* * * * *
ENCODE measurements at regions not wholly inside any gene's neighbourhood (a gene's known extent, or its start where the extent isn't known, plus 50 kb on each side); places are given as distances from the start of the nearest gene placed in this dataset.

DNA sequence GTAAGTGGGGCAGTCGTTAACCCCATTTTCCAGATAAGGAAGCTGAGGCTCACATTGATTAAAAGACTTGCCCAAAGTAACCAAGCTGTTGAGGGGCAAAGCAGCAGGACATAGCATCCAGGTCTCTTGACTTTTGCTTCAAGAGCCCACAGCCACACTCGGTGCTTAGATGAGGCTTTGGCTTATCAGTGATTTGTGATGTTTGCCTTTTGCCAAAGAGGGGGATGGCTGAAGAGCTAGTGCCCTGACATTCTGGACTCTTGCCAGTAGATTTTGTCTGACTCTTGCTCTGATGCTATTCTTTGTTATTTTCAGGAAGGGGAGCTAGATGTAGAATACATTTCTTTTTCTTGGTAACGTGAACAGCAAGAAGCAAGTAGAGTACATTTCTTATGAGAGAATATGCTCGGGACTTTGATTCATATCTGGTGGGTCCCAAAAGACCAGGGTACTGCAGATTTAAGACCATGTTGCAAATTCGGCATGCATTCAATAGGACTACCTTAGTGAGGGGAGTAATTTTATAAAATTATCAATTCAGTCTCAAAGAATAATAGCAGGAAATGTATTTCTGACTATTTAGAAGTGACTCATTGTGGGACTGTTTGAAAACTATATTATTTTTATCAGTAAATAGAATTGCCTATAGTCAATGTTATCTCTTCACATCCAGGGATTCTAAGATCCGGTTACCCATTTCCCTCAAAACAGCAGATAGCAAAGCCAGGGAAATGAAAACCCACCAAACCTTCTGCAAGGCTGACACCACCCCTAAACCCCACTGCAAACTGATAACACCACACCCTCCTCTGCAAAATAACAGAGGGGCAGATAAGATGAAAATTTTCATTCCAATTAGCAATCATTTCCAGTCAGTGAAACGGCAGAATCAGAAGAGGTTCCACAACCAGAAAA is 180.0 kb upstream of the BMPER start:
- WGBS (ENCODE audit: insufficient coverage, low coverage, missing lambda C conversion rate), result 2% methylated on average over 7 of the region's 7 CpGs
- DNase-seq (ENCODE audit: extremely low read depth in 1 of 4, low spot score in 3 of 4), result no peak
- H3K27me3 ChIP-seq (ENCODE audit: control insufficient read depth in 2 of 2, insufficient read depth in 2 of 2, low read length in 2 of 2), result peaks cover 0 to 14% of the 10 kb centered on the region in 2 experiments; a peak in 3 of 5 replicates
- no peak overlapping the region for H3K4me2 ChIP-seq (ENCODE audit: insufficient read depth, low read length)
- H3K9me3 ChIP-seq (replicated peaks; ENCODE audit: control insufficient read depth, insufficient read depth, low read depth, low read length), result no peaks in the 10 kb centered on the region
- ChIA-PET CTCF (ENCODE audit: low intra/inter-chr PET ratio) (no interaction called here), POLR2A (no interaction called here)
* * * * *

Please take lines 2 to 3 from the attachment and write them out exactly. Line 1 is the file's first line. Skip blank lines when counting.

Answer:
DNA sequence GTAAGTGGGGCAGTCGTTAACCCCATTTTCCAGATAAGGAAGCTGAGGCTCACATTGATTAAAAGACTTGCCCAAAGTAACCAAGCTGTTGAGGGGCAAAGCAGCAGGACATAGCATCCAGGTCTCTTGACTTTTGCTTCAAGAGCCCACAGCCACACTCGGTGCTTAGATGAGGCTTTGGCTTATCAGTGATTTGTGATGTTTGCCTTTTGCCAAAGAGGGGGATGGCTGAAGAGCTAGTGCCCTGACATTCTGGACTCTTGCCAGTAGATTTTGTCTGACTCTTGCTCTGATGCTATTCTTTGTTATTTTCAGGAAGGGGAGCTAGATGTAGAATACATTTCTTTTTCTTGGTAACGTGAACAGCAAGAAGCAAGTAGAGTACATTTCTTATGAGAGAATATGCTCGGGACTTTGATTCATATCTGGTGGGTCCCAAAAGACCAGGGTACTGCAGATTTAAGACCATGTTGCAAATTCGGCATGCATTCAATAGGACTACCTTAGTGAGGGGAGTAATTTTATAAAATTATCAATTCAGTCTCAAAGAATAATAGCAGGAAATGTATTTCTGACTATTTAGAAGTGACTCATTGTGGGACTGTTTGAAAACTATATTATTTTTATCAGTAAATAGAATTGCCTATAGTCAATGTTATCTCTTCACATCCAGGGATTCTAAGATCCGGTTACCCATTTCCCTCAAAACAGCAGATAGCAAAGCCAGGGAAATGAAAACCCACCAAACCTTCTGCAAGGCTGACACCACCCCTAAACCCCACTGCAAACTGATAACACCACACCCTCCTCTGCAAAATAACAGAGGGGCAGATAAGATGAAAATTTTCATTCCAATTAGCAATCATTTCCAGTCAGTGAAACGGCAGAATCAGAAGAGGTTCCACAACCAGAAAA is 180.0 kb upstream of the BMPER start:
- WGBS (ENCODE audit: insufficient coverage, low coverage, missing lambda C conversion rate), result 2% methylated on average over 7 of the region's 7 CpGs